New Standards for hPSC-CM
Human pluripotent stem cells are a viable source for in vitro generation of cardiomyocytes useful for the study of human development, heart disease modeling, and regenerative medicine. As the number of laboratories and studies that utilize pluripotent stem cell-derived cardiomyocytes (hPSC-CM) has grown steadily over the past decade, the ability to accurately and precisely assess cell identity in differentiation cultures remains paramount to well-defined studies that can be replicated among laboratories. The question of how to confidently and accurately measure the percentage of cardiomyocytes within an hPSC-CM culture may seem straightforward. However, while flow cytometry is well-suited for this purpose, there is currently no consensus regarding which marker, antibody, or protocol is best suited to enable comparisons of hPSC-CM culture heterogeneity among experiments or laboratories. This poses serious challenges to evaluating outcomes generated among laboratories and studies.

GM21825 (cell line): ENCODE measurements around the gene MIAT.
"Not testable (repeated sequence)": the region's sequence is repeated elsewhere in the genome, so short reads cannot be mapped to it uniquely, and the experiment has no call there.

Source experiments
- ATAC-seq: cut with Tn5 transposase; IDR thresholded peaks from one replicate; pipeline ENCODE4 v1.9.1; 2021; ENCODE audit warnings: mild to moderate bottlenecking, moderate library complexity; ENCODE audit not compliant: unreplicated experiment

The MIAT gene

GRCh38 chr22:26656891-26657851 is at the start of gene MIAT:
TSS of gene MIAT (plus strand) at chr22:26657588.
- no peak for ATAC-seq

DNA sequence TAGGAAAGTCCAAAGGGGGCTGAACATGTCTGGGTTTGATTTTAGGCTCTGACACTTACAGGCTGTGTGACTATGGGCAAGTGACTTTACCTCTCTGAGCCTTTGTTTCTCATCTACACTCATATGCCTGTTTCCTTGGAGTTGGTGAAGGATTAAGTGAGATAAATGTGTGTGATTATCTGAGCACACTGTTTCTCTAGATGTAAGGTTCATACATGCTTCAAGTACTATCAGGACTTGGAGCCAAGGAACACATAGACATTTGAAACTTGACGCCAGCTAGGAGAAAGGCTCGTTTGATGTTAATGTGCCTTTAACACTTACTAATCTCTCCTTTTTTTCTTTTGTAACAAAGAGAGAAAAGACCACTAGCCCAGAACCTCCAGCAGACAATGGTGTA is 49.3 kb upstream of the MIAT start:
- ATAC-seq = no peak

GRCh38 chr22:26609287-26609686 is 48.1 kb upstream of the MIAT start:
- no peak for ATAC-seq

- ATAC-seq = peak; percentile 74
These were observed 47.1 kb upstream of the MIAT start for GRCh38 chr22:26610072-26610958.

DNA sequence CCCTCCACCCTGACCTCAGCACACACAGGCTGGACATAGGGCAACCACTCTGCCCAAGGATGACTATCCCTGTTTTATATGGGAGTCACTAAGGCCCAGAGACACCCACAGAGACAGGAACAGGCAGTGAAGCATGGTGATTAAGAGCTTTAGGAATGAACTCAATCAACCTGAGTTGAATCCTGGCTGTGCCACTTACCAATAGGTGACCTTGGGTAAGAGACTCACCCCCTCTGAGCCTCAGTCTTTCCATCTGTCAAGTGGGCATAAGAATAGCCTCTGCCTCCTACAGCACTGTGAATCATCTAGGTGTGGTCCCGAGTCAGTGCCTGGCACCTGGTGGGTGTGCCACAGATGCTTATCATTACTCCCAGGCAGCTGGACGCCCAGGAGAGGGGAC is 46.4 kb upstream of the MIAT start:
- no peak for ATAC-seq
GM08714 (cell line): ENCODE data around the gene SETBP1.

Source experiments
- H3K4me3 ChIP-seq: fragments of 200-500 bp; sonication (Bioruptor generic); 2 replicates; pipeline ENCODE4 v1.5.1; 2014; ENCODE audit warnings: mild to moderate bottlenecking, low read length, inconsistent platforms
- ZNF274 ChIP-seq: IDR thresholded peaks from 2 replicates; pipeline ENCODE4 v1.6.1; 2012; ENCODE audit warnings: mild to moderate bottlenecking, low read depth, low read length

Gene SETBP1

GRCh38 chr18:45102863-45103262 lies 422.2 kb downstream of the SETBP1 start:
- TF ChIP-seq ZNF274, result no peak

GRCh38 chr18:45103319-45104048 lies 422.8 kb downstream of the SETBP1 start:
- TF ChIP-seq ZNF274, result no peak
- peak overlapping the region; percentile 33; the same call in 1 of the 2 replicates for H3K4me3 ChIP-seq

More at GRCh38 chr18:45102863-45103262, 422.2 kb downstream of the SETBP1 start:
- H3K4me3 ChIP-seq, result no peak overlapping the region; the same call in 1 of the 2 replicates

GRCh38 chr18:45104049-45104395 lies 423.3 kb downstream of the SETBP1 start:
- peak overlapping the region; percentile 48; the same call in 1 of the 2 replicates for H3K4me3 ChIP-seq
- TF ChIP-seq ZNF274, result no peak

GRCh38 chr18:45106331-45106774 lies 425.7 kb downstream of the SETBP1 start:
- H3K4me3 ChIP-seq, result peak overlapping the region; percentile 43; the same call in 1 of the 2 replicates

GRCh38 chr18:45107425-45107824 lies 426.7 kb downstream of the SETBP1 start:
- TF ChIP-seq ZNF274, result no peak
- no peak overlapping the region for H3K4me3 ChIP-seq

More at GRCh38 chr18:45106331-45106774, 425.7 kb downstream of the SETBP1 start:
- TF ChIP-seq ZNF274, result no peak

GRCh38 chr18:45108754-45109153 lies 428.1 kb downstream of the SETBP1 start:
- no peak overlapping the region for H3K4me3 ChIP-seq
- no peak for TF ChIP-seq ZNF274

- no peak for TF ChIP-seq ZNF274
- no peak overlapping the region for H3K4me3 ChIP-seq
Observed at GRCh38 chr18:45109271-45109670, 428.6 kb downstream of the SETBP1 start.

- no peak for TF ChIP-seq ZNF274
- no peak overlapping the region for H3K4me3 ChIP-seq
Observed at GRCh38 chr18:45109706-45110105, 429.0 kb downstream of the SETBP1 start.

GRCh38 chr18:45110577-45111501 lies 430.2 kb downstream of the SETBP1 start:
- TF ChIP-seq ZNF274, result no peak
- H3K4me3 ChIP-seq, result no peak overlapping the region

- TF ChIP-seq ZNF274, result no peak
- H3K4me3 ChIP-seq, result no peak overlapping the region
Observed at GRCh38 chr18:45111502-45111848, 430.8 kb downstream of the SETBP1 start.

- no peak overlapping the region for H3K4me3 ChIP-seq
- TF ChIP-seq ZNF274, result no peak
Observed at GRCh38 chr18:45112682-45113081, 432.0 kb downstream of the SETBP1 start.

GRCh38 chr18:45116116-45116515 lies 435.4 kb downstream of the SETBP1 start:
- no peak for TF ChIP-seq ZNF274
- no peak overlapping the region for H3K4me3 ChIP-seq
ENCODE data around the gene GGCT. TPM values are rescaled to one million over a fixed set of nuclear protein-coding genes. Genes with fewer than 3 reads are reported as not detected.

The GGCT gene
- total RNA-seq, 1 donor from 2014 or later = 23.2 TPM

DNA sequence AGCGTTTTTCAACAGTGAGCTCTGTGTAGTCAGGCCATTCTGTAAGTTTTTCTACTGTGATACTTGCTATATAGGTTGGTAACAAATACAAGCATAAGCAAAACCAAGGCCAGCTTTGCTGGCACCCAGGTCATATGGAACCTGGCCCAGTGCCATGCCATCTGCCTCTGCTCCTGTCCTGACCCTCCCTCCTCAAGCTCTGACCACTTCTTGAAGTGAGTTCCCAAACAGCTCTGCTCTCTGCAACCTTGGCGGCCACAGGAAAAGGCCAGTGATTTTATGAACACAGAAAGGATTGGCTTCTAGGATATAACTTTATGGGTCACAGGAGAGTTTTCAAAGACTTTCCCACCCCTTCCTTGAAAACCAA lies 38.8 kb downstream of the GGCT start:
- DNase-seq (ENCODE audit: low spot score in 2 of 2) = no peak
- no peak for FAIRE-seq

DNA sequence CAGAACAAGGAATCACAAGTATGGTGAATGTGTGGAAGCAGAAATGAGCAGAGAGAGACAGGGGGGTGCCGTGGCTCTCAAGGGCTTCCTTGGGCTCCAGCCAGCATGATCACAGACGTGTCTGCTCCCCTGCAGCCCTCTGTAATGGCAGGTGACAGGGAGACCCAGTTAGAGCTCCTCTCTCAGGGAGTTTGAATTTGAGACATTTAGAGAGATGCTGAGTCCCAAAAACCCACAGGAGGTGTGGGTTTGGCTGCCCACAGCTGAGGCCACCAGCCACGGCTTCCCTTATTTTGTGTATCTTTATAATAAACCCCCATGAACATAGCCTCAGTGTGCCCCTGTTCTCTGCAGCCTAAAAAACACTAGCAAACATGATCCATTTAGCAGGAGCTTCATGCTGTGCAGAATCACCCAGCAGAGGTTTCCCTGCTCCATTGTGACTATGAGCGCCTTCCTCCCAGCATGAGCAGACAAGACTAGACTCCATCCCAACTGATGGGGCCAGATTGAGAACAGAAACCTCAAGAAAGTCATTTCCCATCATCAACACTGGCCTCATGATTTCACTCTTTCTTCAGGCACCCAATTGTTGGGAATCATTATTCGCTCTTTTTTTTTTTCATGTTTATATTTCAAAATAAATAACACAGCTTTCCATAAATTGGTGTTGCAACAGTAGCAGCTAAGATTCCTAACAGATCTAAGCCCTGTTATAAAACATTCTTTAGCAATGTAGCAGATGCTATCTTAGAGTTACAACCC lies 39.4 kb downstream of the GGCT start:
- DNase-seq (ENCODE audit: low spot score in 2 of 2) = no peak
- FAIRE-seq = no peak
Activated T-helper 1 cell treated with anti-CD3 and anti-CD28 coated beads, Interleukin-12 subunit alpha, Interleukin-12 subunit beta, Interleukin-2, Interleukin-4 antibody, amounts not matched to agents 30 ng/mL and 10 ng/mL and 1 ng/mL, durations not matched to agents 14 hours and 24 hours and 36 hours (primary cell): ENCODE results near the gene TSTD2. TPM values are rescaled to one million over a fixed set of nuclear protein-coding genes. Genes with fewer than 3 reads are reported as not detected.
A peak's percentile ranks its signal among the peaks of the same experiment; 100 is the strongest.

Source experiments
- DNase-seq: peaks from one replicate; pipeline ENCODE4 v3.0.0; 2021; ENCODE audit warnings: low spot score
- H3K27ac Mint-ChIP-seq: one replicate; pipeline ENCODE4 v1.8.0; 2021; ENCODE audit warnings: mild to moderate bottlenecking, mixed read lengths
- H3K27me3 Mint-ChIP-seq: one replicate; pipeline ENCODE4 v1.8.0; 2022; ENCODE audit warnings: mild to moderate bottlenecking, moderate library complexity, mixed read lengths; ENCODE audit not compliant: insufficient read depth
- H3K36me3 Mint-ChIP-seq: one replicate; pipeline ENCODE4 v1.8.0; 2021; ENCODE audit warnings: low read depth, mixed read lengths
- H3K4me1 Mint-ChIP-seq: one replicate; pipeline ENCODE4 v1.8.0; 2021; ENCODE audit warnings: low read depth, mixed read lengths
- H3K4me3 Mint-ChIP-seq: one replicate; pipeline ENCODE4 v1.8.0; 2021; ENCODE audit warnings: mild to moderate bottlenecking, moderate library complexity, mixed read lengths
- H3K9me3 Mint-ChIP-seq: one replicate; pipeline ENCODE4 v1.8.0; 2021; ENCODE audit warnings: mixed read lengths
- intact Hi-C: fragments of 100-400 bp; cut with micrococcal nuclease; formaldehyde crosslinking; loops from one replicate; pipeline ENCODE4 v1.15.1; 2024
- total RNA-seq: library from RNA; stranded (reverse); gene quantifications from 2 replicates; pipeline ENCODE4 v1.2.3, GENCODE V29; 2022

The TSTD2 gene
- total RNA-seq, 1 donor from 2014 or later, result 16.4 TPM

Our laboratory works to address recent calls for added rigor in biomedical research by developing protocols, reagents, and knowledge that will facilitate reproducible generation, characterization, and selection of well-defined hPSC-CM. By establishing rigorous standards for quality control evaluation of hPSC-CM, we believe our efforts will enhance the use of hPSC-CM in a broad range of research and clinical applications, especially by enabling more accurate comparisons of results among studies.
Our protocols for generation and standardization of flow cytometry assessment can be found here:
Bhattacharya et al., JOVE, 2014; High efficiency differentiation of human pluripotent stem cells to cardiomyocytes and characterization by flow cytometry.
Waas et al., pre-print (manuscript currently in revision); Are these cardiomyocytes? Protocol development reveals impact of sample preparation on the accuracy of identifying cardiomyocytes by flow cytometry
Our long-term goals include the development of cell surface marker "barcodes" that enable identification and isolation of stage- and subtype-specific cardiomyocytes which can then be tested for their suitability for a wide variety of research and clinical applications.